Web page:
Corn: December futures opened lower and close higher. December corn was up 2 ¼ cents at $3.86 ¼. The corn market was pressured by harvest hedge pressure with just 41% of the crop harvested as of Oct. 27, well behind the normal 61% average the past five years. Not much harvest will get done the next 10 days with rain from the Delta to the East coast this week, then more snow next week across the Plains and Midwest. The calendar spreads continue to firm, a sign of both overall light farmer sales and better demand potential. While export tenders continue to be quiet, prices are getting close to competitive on the world markets. Some European feeders are switching from feed wheat to cheaper Ukraine corn. Argentine farmers have halted sales after recent increased marketing ahead of the weekend elections that ushered in a new president, who may raise taxes on grain exports. The stronger Brazilian real has also halted farmer selling. As a result, U.S. export prices for January are close to competitive with world prices for delivery to Asia.
Soybeans: November soybean futures prices fell 2 1/2 cents today to $9.18 1/4. January beans lost 2 cents to $9.33 1/2 and closed at a three-week low close. December soybean meal closed down $1.00 at $303.00 and December bean oil gained 22 points to 31.00 cents. The soybean futures market was pressured in part today by better rains forecast for Brazil and Argentina next week. However, until then one-third of the Brazilian crops will see increasing moisture stress, along with about 15% of Argentina's soybeans. Some of the recent weakness in soybean futures reflects big speculative “funds” reducing their net long positions that had last week risen to the highest level since June 2018. Soybean cash basis levels remain strong, which is limiting the downside in futures.The downside was also limited today as the South China Morning Post reported President Trump and Xi Jinping will meet Nov. 17 in Chile to sign an interim trade deal. However, grain traders are leery of talk about a deal. They want to see actual new sales. USDA did not report any new sales in its daily reporting service this morning.
Wheat: SRW wheat futures posted fractional losses today, HRW futures ended 1 1/2 to 2 cents higher and spring wheat futures finished 1 1/4 to 2 cents lower. Two-sided price action was seen in the wheat market today, as neither bulls nor bears could gain a decided upper hand. The Egyptian tender, in which the country bought a total of 235,000 MT of wheat from France, Ukraine and Romania, had mixed results. No U.S. wheat was offered as prices are higher than those origins. But the purchase prices from the tender were up roughly $5 to $6 per MT from Egypt’s tender just a couple weeks ago. Rising international prices should provide a floor of support under the market. While wheat exports are off to a strong start to the 2019-20 marketing year relative to last year, there are concerns about demand for U.S. wheat slowing. Today’s price action didn’t reflect results from USDA’s initial winter wheat crop ratings, which showed HRW ratings about in line with the five-year average, while SRW ratings were lower than normal for late October.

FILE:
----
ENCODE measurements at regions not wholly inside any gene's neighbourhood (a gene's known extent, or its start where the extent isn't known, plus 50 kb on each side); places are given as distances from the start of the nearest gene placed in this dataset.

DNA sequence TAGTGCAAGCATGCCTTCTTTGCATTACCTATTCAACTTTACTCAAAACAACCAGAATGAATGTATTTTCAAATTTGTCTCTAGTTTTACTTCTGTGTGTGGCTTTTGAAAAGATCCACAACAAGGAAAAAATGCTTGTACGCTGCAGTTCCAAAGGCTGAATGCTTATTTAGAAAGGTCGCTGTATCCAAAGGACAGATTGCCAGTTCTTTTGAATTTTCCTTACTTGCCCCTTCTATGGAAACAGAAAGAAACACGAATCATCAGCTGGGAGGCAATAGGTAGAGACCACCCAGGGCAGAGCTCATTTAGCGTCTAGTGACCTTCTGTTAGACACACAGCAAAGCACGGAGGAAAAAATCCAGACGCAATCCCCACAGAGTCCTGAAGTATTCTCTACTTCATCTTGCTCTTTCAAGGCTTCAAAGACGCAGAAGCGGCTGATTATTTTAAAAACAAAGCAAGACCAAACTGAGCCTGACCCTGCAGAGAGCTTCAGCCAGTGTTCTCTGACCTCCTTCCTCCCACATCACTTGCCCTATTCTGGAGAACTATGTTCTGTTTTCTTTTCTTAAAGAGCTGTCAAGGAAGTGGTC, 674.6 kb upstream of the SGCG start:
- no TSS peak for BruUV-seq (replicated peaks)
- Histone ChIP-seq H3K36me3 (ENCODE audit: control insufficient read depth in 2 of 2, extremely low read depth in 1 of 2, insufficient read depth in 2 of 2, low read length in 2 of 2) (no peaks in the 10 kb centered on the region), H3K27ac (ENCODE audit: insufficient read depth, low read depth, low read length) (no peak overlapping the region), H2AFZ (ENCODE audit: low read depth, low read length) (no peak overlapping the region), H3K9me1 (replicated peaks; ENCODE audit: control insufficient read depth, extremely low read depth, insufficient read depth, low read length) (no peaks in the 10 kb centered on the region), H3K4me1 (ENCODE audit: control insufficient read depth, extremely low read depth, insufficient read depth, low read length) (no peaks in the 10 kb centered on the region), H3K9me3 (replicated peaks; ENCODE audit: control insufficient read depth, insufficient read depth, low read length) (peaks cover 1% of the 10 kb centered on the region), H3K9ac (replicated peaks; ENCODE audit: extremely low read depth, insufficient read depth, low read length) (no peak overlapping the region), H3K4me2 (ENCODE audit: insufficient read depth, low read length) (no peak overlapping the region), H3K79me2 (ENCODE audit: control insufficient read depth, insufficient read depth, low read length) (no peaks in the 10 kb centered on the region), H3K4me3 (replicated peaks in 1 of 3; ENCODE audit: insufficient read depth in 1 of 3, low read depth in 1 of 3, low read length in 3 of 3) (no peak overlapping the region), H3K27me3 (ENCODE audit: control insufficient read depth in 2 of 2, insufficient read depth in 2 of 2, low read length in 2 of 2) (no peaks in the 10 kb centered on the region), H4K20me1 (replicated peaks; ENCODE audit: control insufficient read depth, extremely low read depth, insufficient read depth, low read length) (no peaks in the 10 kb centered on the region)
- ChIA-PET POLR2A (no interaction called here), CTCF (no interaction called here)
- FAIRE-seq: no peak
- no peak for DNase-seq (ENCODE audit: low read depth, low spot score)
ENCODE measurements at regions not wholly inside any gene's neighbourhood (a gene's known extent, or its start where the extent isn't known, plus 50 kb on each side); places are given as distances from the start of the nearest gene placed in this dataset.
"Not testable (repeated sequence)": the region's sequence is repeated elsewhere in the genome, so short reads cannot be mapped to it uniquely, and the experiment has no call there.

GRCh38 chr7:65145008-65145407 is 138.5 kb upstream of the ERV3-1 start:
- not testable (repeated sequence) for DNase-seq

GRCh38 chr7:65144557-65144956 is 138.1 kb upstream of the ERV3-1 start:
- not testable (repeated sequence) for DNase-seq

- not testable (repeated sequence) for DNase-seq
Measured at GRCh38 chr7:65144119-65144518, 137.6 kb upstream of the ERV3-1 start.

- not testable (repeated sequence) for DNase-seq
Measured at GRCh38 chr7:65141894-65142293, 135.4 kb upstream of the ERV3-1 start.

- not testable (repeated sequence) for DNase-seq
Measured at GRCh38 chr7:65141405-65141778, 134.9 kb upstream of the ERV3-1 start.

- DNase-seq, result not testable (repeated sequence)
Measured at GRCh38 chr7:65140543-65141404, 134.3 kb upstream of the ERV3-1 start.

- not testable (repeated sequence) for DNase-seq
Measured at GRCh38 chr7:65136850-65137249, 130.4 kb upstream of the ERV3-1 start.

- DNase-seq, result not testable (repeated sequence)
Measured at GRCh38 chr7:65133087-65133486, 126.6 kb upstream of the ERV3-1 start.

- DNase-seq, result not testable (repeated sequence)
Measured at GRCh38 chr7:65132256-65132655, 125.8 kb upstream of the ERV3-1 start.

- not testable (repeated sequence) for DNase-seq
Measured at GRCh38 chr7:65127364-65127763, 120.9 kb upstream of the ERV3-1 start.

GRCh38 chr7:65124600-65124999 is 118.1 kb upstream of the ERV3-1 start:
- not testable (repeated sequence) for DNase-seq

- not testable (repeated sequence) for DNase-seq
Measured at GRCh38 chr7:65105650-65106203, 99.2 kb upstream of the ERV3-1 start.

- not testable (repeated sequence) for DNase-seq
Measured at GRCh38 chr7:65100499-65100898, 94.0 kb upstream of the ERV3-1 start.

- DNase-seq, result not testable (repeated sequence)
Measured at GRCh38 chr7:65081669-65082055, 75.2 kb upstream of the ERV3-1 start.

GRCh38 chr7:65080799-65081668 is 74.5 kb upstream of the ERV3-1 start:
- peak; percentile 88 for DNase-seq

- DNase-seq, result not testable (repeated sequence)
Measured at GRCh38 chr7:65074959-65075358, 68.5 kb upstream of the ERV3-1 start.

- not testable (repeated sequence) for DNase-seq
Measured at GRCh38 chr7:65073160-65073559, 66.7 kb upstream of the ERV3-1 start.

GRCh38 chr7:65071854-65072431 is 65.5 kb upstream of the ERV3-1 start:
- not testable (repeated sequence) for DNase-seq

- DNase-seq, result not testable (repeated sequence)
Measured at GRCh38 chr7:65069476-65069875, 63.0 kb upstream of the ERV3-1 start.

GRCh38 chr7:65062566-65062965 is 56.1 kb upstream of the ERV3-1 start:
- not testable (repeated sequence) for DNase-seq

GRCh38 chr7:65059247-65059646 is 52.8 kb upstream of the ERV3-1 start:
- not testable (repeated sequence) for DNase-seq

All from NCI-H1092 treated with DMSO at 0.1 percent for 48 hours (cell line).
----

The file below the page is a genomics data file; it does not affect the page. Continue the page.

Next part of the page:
Cotton: Cotton futures favored the upside for much of the day, but nearby contracts softened into the close and settled 1 to 7 points lower. Deferred months held onto slight gains of 15 to 25 points. Cotton futures continued to chop sideways as traders look ahead to USDA’s Nov. 8 reports. Cotton can add to yields late given ideal weather, but a recent freeze brought the growing season to an end for many regions, reining in production forecasts. USDA trimmed the amount of cotton rated “good” to “excellent” a percentage point yesterday to 40% and it reported harvest was 46% complete. Farmers have been slow sellers of cotton given unattractive prices. Producers and market bulls continue to hold out hope U.S. cotton will be included in China’s big ag purchases as part of Phase 1 of the trade deal. President Donald Trump has said efforts to paper the partial agreement have been going well and he expressed hopes of signing the measure mid-November. But just when any commodity buys might take place remains a question mark.
Hogs: December lean hog futures fell $1.325 to $64.325 today and closed at a six-week-low close. February hogs lost $1.35 to end at $72.625. Big hog slaughter numbers continue to pressure futures prices, with packers enjoying strong margins. Slaughter on Monday rose 21,000 above a year ago and 3,000 above last week. The national average cash hog price fell $1.10 Monday and today the wholesale pork cutout value rose 75 cents on gains in picnics and bellies. Sales at midday today were decent at 208.24 loads. Traders are awaiting Thursday morning's USDA weekly export sales report for new pork exports to China. We are a bit concerned about a slowing down of U.S. pork exports into the end of the year. The market is still waiting for details regarding big Chinese buys of U.S. agricultural goods and for forward progress on the U.S./Mexico Canada Agreement. Concern is mounting that politics could get in the way of the latter being cleared by year-end.
Cattle: Cattle and feeder cattle futures closed narrowly mixed on Tuesday. December live cattle rose 22.5 cents to close at $116.825 and November feeder cattle were down 2.5 cents to $145.475. The beef market is on fire. Wholesale Choice beef cutout values jumped another $3.38 and Select rose $2.71 on Tuesday. Sales were sluggish at midday but the further widening of the Choice premium to Select signals tightening market-ready cattle supplies and further upside potential in cash markets. This morning packer margins were estimated at $298 per head, up from $243.50 a week ago, according to HedgersEdge.com. The profit incentive to slaughter as many cattle as possible will continue to lift the cattle futures. This week’s slaughter is down 2,000 head from both a week ago and a year ago.